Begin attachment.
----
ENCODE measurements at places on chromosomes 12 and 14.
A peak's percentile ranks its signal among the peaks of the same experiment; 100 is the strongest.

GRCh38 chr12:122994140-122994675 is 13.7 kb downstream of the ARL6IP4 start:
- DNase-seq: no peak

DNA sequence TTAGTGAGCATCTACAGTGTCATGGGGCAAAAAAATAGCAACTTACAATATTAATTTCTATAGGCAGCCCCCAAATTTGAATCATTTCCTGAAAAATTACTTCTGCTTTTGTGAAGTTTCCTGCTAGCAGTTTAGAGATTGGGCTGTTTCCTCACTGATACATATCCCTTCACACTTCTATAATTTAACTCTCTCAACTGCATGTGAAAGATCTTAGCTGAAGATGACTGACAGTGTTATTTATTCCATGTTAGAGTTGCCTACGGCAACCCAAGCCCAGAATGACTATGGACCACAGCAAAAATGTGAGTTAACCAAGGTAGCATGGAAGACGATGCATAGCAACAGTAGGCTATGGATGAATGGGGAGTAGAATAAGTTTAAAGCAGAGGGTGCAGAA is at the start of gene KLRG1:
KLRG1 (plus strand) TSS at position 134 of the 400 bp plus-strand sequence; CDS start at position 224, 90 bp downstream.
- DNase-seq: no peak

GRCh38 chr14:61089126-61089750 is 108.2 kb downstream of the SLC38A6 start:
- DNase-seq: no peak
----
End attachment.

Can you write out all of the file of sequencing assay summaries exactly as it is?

ENCODE measurements at places on chromosomes 12 and 14.
A peak's percentile ranks its signal among the peaks of the same experiment; 100 is the strongest.

GRCh38 chr12:122994140-122994675 is 13.7 kb downstream of the ARL6IP4 start:
- DNase-seq: no peak

DNA sequence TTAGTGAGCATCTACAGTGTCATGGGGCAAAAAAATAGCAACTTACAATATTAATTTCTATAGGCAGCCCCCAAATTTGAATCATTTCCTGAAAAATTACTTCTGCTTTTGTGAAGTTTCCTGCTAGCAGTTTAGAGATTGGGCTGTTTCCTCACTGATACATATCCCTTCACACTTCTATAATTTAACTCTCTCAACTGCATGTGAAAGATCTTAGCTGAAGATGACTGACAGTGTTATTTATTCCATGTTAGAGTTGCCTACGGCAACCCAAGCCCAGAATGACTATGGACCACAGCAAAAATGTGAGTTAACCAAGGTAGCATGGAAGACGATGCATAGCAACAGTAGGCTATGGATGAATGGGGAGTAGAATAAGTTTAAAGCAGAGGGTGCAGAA is at the start of gene KLRG1:
KLRG1 (plus strand) TSS at position 134 of the 400 bp plus-strand sequence; CDS start at position 224, 90 bp downstream.
- DNase-seq: no peak

GRCh38 chr14:61089126-61089750 is 108.2 kb downstream of the SLC38A6 start:
- DNase-seq: no peak